Weekly Thought – July 14, 2020
Fred presented an in-depth study of management’s responsibility to the sales force to an annual management conference of GENESCO. They reprinted it “due to the importance of the thoughts presented.” This excerpt is part two of four.
As our Christian educators and students return to campus after months of staying away, please pray for them. The adjustments will create disequilibrium for some, but challenges for all. May the Spirit of God lead and direct them.
Management’s Responsibility to the Sales Force
My talk today will be a change of pace. Instead of a pep talk on what the sales force should be doing, I want us to think about the responsibility of management to the sales people.
Think about ways to keep the boat steady enough to let the sales force keep on fishing for orders. This can be done by promoting them to concentrate on selling, not administration. Most took the job wanting to sell. Their responsibility is to move product; ours is to help by keeping our focus on the main thing.
1. Management needs to consciously guard against accumulated red tape that uses much time and energy. Are too many memos required? Are too many reports expected? Only management can really protect selling time from the erosion of organizational detail.
2. Give challenging opportunities. It flatters the top-flight sales person to know professional sales skills are required to be successful.
3. Provide a competitive product which fills a need/desire at a reasonable price. Our selling proposition should be geared to the professional, but not “can sell ice to Eskimo” types.
4. Establish an excellent customer service department -asking sales people to use up time and spirit settling complaints is wasteful. If service is faulty, the salesperson looks like a liar, or at least creates embarrassment.
5. Maintain corporate good will and reputation – having a good name makes it easier for the salesperson to get appointments.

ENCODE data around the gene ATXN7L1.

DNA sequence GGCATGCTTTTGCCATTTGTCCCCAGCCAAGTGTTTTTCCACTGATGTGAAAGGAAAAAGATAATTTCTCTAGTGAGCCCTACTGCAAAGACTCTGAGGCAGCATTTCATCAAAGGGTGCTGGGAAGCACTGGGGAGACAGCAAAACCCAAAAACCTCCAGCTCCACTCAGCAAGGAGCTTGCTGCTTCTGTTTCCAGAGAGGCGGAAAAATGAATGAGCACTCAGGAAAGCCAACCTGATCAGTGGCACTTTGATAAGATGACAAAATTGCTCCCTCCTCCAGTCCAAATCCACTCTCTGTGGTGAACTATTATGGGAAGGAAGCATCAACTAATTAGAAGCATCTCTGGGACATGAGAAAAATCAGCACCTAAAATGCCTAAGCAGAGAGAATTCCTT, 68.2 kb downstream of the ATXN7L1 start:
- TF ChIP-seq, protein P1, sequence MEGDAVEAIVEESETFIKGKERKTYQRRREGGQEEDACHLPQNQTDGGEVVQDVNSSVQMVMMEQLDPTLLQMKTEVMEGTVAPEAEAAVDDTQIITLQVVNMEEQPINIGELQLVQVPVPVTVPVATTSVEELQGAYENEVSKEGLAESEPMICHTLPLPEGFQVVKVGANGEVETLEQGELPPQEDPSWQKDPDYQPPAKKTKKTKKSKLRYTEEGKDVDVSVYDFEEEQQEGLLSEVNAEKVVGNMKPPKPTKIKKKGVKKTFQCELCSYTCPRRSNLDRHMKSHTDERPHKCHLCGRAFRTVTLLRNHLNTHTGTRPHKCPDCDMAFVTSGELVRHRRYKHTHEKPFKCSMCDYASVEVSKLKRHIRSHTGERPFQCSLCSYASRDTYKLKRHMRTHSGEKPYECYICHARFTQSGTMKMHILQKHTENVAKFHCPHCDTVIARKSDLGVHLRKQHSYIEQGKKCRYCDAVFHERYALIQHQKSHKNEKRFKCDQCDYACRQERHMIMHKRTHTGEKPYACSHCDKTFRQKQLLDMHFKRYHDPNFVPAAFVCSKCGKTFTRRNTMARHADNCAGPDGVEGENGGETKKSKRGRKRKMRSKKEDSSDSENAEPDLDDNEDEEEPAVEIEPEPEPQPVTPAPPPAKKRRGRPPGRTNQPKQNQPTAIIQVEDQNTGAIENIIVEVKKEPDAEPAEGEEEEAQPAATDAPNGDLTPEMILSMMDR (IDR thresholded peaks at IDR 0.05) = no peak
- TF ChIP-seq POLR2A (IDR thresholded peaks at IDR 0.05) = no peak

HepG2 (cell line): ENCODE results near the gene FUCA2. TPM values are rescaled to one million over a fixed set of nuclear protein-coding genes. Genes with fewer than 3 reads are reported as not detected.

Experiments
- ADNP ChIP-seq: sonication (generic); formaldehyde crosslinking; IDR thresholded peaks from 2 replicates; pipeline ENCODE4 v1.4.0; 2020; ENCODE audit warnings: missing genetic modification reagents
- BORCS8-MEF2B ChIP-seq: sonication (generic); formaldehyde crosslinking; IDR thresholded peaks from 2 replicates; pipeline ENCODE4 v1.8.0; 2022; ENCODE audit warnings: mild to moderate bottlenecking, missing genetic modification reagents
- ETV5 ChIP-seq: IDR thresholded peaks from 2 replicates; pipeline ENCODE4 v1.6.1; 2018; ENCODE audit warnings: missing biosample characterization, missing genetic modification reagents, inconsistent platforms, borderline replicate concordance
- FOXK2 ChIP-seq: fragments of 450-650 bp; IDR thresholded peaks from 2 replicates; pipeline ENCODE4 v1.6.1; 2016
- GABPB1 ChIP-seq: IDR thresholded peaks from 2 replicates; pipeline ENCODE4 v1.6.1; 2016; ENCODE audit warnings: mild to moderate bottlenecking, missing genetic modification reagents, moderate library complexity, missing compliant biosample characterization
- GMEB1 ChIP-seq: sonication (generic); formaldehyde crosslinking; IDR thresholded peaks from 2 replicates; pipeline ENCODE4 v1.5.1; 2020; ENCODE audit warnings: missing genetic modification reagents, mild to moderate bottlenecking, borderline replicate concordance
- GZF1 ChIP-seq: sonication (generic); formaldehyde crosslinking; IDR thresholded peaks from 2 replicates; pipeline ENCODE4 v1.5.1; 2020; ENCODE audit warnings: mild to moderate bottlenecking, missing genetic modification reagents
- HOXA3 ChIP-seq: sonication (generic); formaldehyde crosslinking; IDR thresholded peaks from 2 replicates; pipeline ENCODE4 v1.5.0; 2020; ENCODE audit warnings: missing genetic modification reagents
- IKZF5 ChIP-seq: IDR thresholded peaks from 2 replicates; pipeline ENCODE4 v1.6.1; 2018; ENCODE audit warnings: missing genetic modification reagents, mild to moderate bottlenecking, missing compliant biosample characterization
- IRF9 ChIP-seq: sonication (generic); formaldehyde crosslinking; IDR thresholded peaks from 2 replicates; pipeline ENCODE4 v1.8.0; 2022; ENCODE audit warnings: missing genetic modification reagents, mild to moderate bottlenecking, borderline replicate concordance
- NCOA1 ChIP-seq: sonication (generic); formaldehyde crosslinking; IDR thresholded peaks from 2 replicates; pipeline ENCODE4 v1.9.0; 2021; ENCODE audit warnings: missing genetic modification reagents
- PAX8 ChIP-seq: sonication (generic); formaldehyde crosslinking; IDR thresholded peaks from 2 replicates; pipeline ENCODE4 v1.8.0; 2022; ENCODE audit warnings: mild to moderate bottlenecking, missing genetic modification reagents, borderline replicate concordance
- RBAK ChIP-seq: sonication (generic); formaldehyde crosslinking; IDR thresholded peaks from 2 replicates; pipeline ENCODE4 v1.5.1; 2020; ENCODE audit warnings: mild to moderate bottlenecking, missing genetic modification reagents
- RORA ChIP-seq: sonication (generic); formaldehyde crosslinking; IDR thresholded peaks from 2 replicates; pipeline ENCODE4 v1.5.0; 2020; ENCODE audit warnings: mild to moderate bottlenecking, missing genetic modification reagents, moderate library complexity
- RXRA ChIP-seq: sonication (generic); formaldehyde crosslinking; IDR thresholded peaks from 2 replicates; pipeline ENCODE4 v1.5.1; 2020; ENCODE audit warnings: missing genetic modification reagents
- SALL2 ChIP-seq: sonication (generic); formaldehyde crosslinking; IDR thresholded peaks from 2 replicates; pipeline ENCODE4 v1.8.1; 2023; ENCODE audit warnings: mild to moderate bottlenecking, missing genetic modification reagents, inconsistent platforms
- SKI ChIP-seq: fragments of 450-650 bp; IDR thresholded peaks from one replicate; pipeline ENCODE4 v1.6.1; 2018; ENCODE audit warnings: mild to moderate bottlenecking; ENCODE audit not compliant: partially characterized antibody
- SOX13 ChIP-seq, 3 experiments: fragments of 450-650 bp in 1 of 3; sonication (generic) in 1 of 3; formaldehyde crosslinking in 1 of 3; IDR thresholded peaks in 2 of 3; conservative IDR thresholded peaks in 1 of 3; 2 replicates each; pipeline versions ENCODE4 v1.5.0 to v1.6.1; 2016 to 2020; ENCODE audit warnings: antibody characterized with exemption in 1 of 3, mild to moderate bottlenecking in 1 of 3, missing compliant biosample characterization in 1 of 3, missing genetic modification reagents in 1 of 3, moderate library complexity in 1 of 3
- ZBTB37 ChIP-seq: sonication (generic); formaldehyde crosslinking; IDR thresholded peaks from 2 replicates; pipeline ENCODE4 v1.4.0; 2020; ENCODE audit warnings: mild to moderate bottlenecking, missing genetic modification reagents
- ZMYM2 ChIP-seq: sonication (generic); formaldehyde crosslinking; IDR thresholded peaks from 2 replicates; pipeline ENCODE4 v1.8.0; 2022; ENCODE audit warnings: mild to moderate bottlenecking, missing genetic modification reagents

6. Provide effective presentation materials – written pieces, samples, and sales tracks all make it easier for the sales person to sell the company products.
7. Design a territory with sufficient potential – asking a sales person to grow crops in scorched earth is unrealistic.
8. Develop a training program – product knowledge and sales approaches give confidence; understanding of personal styles eases sales interviews.
Management has a responsibility to give sales people the tools which can reasonably be expected to suffice to do the job for which the sales person is hired. And I underscore – recognize and respect the primary function – selling, not administration. Smooth the path and let them hit the road.
This week think about: 1) As a manager, how often do I forget the number one job for my sales force is selling? 2) As a sales person, how can I keep my time and energy focused on selling? 3) What is my biggest challenge in my job?
Words of Wisdom: “Management’s job is to keep the boat steady so the sales force can keep on fishing for orders.”
Wisdom from the Word: “You must not muzzle your ox when it is treading grain.” (Deuteronomy 25:4 NET Bible)
Note: This was one of Fred’s favorite responses to Mary Alice, his wife of 67 years, when she “encouraged” him to clean up his home office.